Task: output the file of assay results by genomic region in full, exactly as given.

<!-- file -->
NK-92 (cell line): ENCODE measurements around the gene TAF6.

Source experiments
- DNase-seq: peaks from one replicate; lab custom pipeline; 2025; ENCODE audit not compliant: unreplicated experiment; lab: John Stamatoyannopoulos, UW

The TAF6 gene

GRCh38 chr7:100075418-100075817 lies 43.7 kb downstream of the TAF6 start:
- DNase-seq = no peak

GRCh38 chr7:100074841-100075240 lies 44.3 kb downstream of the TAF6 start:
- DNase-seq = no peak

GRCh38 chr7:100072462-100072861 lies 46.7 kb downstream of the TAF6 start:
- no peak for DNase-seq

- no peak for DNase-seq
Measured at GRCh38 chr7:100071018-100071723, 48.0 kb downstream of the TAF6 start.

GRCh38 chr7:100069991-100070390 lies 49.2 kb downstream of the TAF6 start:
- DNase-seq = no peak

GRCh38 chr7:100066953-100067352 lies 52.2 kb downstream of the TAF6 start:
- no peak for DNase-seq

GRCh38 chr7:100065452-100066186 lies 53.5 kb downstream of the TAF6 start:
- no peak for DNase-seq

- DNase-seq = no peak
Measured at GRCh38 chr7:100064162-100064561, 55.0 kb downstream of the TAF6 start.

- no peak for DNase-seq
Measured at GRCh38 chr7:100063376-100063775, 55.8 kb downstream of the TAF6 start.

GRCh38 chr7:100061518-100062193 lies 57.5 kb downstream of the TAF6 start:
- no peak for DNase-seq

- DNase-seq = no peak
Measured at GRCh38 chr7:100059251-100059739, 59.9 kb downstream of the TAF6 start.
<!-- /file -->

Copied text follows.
NK-92 (cell line): ENCODE measurements around the gene TAF6.

Source experiments
- DNase-seq: peaks from one replicate; lab custom pipeline; 2025; ENCODE audit not compliant: unreplicated experiment; lab: John Stamatoyannopoulos, UW

The TAF6 gene

GRCh38 chr7:100075418-100075817 lies 43.7 kb downstream of the TAF6 start:
- DNase-seq = no peak

GRCh38 chr7:100074841-100075240 lies 44.3 kb downstream of the TAF6 start:
- DNase-seq = no peak

GRCh38 chr7:100072462-100072861 lies 46.7 kb downstream of the TAF6 start:
- no peak for DNase-seq

- no peak for DNase-seq
Measured at GRCh38 chr7:100071018-100071723, 48.0 kb downstream of the TAF6 start.

GRCh38 chr7:100069991-100070390 lies 49.2 kb downstream of the TAF6 start:
- DNase-seq = no peak

GRCh38 chr7:100066953-100067352 lies 52.2 kb downstream of the TAF6 start:
- no peak for DNase-seq

GRCh38 chr7:100065452-100066186 lies 53.5 kb downstream of the TAF6 start:
- no peak for DNase-seq

- DNase-seq = no peak
Measured at GRCh38 chr7:100064162-100064561, 55.0 kb downstream of the TAF6 start.

- no peak for DNase-seq
Measured at GRCh38 chr7:100063376-100063775, 55.8 kb downstream of the TAF6 start.

GRCh38 chr7:100061518-100062193 lies 57.5 kb downstream of the TAF6 start:
- no peak for DNase-seq

- DNase-seq = no peak
Measured at GRCh38 chr7:100059251-100059739, 59.9 kb downstream of the TAF6 start.